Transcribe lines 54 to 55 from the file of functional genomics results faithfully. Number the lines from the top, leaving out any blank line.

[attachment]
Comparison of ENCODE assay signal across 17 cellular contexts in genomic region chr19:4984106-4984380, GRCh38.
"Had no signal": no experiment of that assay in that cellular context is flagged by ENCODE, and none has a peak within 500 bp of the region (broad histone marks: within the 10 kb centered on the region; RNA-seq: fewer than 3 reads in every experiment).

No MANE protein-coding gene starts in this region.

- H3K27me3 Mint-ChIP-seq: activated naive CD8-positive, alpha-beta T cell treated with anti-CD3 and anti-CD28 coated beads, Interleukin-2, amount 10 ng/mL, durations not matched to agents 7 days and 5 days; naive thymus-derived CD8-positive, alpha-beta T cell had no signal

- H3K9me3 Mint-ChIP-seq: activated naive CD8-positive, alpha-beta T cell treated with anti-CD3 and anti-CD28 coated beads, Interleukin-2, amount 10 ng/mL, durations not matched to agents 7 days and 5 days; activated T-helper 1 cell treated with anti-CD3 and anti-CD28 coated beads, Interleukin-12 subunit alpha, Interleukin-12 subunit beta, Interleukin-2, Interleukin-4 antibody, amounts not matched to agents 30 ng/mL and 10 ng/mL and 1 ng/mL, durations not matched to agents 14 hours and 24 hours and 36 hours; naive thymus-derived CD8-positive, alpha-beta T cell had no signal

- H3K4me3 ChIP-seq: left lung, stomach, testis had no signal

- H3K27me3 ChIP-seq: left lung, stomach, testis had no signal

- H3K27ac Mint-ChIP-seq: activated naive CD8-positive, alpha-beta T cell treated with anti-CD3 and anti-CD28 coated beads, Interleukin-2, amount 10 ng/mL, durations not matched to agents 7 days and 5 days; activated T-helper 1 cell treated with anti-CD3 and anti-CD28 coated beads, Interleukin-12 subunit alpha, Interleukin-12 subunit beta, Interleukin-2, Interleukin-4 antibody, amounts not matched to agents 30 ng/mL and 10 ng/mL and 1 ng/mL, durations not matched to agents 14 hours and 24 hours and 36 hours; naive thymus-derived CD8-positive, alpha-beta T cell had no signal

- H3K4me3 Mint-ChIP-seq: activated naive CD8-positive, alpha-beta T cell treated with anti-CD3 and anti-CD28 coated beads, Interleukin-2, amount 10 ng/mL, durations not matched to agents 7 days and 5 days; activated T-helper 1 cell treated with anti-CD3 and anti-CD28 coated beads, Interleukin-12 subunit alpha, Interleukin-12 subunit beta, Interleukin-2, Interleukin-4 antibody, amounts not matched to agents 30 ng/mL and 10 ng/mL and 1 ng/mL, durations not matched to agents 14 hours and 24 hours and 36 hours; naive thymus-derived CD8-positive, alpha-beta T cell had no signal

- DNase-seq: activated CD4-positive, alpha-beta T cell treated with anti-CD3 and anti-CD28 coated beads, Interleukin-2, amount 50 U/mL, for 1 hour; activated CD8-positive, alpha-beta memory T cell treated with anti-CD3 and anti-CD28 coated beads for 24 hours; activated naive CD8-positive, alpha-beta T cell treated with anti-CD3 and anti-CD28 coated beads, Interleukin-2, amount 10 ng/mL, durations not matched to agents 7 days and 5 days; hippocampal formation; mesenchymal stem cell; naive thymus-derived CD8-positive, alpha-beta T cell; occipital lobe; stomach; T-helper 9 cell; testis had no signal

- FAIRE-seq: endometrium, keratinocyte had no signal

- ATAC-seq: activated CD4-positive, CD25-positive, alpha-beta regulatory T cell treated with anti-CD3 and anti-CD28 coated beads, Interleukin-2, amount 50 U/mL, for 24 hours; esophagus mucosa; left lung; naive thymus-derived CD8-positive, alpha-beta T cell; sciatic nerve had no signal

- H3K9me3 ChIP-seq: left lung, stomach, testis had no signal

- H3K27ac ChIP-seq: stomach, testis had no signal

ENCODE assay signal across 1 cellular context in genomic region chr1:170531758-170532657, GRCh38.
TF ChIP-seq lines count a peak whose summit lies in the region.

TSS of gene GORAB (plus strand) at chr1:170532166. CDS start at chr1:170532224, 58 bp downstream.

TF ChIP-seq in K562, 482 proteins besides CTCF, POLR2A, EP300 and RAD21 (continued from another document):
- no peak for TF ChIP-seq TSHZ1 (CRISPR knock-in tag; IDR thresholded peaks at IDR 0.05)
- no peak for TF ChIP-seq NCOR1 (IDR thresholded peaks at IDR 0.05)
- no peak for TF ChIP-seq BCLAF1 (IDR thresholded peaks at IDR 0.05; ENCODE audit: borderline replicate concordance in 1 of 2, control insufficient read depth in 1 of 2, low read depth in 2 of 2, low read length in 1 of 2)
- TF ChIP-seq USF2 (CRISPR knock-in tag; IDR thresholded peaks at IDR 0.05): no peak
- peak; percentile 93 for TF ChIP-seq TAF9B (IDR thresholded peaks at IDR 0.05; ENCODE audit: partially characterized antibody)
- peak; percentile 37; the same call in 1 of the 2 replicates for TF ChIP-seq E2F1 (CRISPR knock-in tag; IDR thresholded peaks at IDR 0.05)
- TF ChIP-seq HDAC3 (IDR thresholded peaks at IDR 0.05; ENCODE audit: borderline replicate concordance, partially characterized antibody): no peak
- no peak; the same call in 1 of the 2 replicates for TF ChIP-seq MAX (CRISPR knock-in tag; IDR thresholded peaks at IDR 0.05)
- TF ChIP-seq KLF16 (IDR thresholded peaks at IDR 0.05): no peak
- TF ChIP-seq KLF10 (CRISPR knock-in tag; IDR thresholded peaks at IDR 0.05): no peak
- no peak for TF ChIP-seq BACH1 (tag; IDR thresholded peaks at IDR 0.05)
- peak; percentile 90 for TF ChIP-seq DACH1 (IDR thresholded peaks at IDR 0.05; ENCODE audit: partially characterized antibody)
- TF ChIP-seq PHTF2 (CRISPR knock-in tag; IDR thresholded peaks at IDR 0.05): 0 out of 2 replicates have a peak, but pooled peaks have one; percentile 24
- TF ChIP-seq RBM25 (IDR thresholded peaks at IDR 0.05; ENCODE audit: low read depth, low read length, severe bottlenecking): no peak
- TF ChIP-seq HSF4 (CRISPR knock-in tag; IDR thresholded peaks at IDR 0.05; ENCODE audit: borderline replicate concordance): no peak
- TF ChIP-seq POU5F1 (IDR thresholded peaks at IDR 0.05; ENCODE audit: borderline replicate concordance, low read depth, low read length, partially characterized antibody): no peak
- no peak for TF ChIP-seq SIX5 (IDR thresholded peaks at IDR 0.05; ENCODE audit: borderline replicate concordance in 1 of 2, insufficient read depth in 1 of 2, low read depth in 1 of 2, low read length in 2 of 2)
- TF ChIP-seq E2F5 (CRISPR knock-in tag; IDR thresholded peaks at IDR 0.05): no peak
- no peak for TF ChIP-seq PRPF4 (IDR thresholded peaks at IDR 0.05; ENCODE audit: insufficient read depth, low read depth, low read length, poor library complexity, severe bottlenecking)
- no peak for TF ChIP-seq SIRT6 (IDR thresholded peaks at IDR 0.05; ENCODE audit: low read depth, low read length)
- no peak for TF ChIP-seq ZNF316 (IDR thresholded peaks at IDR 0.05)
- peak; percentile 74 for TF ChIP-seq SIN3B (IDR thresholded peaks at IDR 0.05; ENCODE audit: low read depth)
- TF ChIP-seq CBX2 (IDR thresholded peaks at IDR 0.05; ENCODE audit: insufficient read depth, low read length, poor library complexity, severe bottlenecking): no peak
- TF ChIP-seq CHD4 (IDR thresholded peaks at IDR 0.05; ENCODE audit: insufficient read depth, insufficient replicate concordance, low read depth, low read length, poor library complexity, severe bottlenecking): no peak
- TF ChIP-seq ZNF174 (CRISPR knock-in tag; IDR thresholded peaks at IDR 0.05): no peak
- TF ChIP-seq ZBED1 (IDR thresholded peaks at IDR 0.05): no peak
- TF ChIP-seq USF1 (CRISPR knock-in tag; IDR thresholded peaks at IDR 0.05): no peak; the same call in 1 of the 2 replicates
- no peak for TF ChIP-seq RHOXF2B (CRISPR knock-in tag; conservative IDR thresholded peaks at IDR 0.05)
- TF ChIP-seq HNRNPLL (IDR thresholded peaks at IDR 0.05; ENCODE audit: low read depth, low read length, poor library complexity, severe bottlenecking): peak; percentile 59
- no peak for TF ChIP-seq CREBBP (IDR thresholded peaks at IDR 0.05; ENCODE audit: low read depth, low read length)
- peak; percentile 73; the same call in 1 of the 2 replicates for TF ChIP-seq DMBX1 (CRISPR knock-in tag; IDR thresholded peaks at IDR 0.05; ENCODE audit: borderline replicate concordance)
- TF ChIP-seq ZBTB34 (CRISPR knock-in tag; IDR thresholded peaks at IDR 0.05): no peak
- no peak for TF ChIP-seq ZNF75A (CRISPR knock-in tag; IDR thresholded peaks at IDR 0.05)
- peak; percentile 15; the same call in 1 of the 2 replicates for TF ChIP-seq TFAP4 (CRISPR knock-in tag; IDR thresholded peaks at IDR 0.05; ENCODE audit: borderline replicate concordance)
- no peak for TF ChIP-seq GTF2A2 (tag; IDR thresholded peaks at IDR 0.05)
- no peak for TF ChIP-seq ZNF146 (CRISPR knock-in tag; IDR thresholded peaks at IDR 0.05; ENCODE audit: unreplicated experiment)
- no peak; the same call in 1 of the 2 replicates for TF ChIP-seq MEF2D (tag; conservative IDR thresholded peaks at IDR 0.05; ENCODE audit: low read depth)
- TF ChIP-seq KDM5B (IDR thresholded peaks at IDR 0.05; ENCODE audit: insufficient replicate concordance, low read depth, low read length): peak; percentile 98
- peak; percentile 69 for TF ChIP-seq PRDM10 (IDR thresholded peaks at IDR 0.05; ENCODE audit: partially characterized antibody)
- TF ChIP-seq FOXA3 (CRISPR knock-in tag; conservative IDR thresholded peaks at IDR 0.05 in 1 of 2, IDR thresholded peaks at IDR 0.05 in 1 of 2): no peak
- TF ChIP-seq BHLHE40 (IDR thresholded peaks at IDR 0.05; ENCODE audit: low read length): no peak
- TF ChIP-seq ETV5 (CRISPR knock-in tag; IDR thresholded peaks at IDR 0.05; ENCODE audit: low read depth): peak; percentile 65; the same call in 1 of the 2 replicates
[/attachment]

- no peak for TF ChIP-seq ZNF146 (CRISPR knock-in tag; IDR thresholded peaks at IDR 0.05; ENCODE audit: unreplicated experiment)
- no peak; the same call in 1 of the 2 replicates for TF ChIP-seq MEF2D (tag; conservative IDR thresholded peaks at IDR 0.05; ENCODE audit: low read depth)